Survey Reveals Local Business Gripes

October 14th, 2013
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For this week’s business Monday, we pose the question: What does it mean to be the owner of an independent business in our beautiful, ancient city? Where are the pros, where the cons?

After having talked to a few businesses in town, one significant issue becomes obvious, although there seems to be little else to complain about.

The flourishing deli Henshelwoods at the corner of Newgate Markets judges the current economic climate as problematic. For Ali Vincent, proprietor of the deli, this does not illustrate a battle between other local shops but a battle against the lack of the so necessary infrastructure involving proper and cheaper parking and better access to the city via Parliament Street. The deli has got a 60:40 customer ratio in favour of the locals, with regular clientele playing an essential role for the shop.

For The Earl Grey Tea Rooms on the Shambles similar issues are mentioned. England’s oldest alley is, of course, highly dependent on tourists. Although the numbers of tourists visiting exclusively the Shambles for food and drink is falling due to the variety of other culinary destinations within the city walls. The 27 year old tea shop, selling most in the tourist season from Easter to Christmas, criticises the work of City of York Council. For them, businesses are suffering because the council encourages out-of-town businesses with free parking opportunities. Moreover, they claim the Council “does not look at the big picture”; rather than fostering York’s so famous individual businesses, premises are let to those who pay most, ending up giving big chains a ground to settle on.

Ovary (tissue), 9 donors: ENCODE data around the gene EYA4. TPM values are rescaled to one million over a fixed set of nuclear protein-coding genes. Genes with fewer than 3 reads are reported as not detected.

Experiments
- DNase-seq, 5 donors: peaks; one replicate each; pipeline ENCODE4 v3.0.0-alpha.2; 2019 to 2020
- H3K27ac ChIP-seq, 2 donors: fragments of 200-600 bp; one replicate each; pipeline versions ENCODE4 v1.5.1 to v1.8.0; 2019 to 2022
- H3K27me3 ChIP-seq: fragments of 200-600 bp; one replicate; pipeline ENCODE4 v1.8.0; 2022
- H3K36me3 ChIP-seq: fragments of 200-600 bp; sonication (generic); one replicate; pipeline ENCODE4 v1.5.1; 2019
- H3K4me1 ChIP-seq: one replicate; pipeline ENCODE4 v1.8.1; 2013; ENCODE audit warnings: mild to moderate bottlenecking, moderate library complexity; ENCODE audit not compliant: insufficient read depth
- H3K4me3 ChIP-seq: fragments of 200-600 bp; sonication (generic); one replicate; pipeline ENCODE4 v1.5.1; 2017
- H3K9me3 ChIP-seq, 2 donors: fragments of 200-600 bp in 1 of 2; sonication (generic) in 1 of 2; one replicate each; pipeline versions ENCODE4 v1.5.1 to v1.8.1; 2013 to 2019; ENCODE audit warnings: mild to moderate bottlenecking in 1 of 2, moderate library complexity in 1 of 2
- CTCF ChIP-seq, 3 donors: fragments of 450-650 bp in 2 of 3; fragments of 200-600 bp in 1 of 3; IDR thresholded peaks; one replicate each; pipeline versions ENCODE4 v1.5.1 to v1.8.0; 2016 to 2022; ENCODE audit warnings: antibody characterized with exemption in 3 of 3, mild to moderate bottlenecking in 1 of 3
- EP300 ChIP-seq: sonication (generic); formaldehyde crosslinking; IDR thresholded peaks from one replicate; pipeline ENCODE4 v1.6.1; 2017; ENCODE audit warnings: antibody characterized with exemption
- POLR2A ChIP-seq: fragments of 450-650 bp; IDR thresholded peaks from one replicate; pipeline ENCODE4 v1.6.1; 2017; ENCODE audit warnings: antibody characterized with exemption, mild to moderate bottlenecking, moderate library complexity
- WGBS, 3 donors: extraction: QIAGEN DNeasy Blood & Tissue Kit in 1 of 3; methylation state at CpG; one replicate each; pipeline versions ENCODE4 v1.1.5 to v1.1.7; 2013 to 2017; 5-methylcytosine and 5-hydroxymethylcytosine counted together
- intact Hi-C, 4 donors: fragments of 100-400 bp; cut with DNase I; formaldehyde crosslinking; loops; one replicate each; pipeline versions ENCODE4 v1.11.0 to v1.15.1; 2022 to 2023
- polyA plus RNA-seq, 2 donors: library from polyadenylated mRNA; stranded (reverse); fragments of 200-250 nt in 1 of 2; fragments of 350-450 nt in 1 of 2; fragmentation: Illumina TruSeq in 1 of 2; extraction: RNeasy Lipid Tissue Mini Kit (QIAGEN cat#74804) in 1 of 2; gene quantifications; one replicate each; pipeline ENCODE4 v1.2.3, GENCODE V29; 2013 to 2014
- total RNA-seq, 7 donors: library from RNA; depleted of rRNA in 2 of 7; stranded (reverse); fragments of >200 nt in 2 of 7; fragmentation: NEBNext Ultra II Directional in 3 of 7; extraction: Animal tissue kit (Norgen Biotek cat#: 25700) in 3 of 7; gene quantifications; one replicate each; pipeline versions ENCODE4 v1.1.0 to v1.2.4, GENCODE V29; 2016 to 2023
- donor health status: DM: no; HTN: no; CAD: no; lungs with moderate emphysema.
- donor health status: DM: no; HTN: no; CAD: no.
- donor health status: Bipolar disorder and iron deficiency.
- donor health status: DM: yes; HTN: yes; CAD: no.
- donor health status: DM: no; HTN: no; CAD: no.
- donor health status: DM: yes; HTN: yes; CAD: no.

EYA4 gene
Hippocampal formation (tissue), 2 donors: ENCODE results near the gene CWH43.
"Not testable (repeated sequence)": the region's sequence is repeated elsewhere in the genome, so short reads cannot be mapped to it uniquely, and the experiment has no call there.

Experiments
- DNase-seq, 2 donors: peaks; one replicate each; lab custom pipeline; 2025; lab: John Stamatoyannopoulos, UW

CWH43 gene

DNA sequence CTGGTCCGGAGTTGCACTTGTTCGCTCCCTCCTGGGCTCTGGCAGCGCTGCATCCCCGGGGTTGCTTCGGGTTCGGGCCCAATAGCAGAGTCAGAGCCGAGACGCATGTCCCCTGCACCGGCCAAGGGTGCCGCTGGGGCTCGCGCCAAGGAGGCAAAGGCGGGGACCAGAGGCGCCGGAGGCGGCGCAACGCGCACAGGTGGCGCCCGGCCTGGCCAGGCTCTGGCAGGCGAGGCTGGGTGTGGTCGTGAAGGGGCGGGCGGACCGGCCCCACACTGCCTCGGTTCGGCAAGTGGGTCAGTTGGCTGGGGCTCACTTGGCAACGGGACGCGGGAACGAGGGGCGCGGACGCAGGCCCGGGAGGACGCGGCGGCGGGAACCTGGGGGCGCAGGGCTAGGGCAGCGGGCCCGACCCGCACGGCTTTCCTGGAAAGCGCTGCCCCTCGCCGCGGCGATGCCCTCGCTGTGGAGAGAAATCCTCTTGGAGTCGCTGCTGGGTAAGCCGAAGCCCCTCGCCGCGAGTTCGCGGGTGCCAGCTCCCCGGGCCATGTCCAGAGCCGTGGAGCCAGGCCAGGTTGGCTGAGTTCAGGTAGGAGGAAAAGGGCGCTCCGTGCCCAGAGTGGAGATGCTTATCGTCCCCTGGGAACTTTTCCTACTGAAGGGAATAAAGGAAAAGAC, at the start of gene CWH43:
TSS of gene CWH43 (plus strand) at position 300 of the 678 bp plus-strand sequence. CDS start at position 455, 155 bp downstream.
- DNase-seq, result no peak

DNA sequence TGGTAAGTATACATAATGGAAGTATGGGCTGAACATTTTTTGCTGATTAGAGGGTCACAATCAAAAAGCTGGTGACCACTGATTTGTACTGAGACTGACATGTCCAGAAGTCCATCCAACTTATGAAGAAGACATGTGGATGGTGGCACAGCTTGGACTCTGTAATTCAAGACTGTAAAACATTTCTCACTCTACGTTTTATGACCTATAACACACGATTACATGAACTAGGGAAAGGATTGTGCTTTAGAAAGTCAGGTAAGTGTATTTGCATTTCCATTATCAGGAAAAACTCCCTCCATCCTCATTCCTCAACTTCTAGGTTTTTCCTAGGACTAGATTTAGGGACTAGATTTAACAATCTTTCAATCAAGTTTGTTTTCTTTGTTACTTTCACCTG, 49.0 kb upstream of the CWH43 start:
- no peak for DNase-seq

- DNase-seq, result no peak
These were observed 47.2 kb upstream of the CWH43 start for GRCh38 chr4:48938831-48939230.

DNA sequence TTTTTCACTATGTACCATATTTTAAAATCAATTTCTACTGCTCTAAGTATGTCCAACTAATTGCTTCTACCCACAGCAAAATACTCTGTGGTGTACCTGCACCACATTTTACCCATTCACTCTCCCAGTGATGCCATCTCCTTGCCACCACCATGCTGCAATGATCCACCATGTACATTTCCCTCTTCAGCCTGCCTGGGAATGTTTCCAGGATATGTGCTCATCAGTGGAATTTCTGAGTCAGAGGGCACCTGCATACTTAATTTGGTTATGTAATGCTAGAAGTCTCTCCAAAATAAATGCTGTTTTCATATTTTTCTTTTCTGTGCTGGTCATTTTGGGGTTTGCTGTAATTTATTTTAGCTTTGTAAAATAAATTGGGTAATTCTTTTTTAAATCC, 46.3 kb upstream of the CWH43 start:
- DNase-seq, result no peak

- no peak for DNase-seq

LICC (The Luxury Ice-Cream Company) owner Dawn Argyle also refers to parking issues in York, questioning why the council was able to enforce the Lendal Bridge closure, but shies away from other traffic policing. She would like to see the council become more engaged in the market considering measures such as events being spread over the whole town rather than all of them being centred around Parliament Street. Another problem is represented by the lack of street cleanliness, already having received complaints from customers about the unpleasantness of the filthy streets in front of her door.

Apart from these negative sides, all businesses questioned value York as a good place to be, with guaranteed tourists throughout the year, loyal inhabitants and the creative spirit York is increasingly renowned for.

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